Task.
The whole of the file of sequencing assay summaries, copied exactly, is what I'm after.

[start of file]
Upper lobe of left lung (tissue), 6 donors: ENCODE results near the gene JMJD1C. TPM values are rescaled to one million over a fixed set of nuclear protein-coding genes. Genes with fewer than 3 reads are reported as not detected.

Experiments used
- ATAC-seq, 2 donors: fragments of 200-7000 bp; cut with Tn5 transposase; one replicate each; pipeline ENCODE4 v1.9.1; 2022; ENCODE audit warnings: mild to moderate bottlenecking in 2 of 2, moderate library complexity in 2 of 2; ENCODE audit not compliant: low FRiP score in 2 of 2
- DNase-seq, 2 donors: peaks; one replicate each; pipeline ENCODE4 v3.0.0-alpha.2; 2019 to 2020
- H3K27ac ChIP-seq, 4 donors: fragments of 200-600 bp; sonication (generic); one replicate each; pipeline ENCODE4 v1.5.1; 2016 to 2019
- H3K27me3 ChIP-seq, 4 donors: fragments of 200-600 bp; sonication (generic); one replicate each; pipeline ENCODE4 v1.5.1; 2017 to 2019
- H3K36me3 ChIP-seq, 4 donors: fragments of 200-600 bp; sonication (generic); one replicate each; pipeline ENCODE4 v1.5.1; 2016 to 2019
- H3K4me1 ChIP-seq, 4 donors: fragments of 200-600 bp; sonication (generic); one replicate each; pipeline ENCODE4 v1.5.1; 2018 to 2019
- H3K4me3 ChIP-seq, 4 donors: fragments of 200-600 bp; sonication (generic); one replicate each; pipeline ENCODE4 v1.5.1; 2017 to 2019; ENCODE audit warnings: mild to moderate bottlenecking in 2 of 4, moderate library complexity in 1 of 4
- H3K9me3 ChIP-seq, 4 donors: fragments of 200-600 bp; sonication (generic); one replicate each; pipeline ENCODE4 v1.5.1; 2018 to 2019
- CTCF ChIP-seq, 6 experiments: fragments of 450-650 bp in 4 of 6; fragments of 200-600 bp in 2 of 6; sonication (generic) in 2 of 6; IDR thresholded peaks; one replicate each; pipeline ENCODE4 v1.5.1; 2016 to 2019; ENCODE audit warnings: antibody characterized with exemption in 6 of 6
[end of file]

Upper lobe of left lung (tissue), 6 donors: ENCODE results near the gene JMJD1C. TPM values are rescaled to one million over a fixed set of nuclear protein-coding genes. Genes with fewer than 3 reads are reported as not detected.

Experiments used
- ATAC-seq, 2 donors: fragments of 200-7000 bp; cut with Tn5 transposase; one replicate each; pipeline ENCODE4 v1.9.1; 2022; ENCODE audit warnings: mild to moderate bottlenecking in 2 of 2, moderate library complexity in 2 of 2; ENCODE audit not compliant: low FRiP score in 2 of 2
- DNase-seq, 2 donors: peaks; one replicate each; pipeline ENCODE4 v3.0.0-alpha.2; 2019 to 2020
- H3K27ac ChIP-seq, 4 donors: fragments of 200-600 bp; sonication (generic); one replicate each; pipeline ENCODE4 v1.5.1; 2016 to 2019
- H3K27me3 ChIP-seq, 4 donors: fragments of 200-600 bp; sonication (generic); one replicate each; pipeline ENCODE4 v1.5.1; 2017 to 2019
- H3K36me3 ChIP-seq, 4 donors: fragments of 200-600 bp; sonication (generic); one replicate each; pipeline ENCODE4 v1.5.1; 2016 to 2019
- H3K4me1 ChIP-seq, 4 donors: fragments of 200-600 bp; sonication (generic); one replicate each; pipeline ENCODE4 v1.5.1; 2018 to 2019
- H3K4me3 ChIP-seq, 4 donors: fragments of 200-600 bp; sonication (generic); one replicate each; pipeline ENCODE4 v1.5.1; 2017 to 2019; ENCODE audit warnings: mild to moderate bottlenecking in 2 of 4, moderate library complexity in 1 of 4
- H3K9me3 ChIP-seq, 4 donors: fragments of 200-600 bp; sonication (generic); one replicate each; pipeline ENCODE4 v1.5.1; 2018 to 2019
- CTCF ChIP-seq, 6 experiments: fragments of 450-650 bp in 4 of 6; fragments of 200-600 bp in 2 of 6; sonication (generic) in 2 of 6; IDR thresholded peaks; one replicate each; pipeline ENCODE4 v1.5.1; 2016 to 2019; ENCODE audit warnings: antibody characterized with exemption in 6 of 6